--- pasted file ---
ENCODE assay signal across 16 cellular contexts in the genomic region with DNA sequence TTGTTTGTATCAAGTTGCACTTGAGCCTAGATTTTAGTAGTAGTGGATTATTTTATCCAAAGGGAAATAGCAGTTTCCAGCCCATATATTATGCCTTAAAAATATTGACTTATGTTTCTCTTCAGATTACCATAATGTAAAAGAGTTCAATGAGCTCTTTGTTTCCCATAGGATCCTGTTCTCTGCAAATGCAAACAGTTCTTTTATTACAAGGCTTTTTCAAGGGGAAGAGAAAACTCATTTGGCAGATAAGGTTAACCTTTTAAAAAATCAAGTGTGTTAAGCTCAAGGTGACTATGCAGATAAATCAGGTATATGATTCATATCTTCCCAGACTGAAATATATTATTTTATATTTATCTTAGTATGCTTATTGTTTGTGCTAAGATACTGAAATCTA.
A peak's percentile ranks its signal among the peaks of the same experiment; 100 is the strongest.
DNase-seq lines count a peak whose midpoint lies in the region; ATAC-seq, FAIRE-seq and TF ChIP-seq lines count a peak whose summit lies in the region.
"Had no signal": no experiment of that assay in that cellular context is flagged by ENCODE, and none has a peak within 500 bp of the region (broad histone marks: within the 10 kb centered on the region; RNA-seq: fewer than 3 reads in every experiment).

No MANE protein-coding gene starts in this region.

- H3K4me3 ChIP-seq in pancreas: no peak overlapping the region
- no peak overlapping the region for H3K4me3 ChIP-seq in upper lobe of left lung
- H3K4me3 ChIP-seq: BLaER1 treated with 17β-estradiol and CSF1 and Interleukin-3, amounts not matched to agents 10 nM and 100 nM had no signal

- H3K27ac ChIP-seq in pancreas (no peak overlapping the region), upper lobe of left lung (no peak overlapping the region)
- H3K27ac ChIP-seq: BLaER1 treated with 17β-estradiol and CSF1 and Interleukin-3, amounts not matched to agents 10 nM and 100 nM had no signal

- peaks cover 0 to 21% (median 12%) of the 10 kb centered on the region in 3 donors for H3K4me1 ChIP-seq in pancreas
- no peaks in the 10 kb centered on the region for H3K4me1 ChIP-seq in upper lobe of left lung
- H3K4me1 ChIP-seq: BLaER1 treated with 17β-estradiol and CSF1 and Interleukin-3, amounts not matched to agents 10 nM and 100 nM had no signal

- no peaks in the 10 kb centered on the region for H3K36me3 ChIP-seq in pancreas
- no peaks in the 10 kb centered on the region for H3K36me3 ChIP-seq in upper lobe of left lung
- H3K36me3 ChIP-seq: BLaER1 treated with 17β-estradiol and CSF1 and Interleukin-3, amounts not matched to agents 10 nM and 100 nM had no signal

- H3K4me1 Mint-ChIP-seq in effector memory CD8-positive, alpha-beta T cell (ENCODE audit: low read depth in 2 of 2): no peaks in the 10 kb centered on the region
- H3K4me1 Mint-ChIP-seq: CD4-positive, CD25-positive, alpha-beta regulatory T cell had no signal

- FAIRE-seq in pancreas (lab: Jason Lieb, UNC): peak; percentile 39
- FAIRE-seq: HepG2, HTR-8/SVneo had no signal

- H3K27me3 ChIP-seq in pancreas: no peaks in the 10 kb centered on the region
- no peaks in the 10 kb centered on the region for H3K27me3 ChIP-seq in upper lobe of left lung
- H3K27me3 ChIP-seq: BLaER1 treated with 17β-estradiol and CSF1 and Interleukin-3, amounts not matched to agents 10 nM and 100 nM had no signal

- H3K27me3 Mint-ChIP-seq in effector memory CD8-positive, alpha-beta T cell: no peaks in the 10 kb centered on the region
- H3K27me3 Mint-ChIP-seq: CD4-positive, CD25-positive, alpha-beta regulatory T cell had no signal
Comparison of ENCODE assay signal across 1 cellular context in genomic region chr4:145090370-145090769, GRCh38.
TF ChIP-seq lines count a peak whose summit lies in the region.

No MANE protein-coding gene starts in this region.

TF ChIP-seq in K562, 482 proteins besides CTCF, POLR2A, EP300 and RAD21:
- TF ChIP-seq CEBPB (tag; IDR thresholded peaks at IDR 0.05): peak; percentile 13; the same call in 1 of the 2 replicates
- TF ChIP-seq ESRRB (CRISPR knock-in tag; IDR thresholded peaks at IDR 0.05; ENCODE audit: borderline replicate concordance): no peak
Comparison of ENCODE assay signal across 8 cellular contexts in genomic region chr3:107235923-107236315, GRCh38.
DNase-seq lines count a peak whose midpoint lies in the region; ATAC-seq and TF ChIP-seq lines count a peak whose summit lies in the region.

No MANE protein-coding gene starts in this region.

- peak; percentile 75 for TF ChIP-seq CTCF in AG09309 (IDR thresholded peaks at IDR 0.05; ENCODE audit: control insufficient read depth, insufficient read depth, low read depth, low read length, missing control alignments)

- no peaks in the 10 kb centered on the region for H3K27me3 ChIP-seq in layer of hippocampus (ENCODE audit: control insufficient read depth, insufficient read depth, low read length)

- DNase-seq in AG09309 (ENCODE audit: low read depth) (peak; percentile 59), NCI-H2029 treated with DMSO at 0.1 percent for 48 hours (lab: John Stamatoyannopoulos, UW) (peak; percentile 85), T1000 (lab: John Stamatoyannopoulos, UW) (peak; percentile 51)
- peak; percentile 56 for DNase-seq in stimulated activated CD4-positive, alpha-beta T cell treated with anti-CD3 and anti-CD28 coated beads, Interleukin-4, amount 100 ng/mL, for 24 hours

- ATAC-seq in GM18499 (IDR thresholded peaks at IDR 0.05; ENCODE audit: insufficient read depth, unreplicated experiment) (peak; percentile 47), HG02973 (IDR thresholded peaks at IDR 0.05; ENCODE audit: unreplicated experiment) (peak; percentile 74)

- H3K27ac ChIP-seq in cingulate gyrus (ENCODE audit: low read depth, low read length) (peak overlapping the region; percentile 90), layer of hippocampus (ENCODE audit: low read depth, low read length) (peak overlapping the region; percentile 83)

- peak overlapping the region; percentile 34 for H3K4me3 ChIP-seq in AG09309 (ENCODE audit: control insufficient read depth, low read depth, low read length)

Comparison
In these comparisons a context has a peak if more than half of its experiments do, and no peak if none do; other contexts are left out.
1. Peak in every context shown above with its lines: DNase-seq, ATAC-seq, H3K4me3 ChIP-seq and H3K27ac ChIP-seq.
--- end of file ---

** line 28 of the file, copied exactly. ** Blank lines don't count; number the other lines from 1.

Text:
No MANE protein-coding gene starts in this region.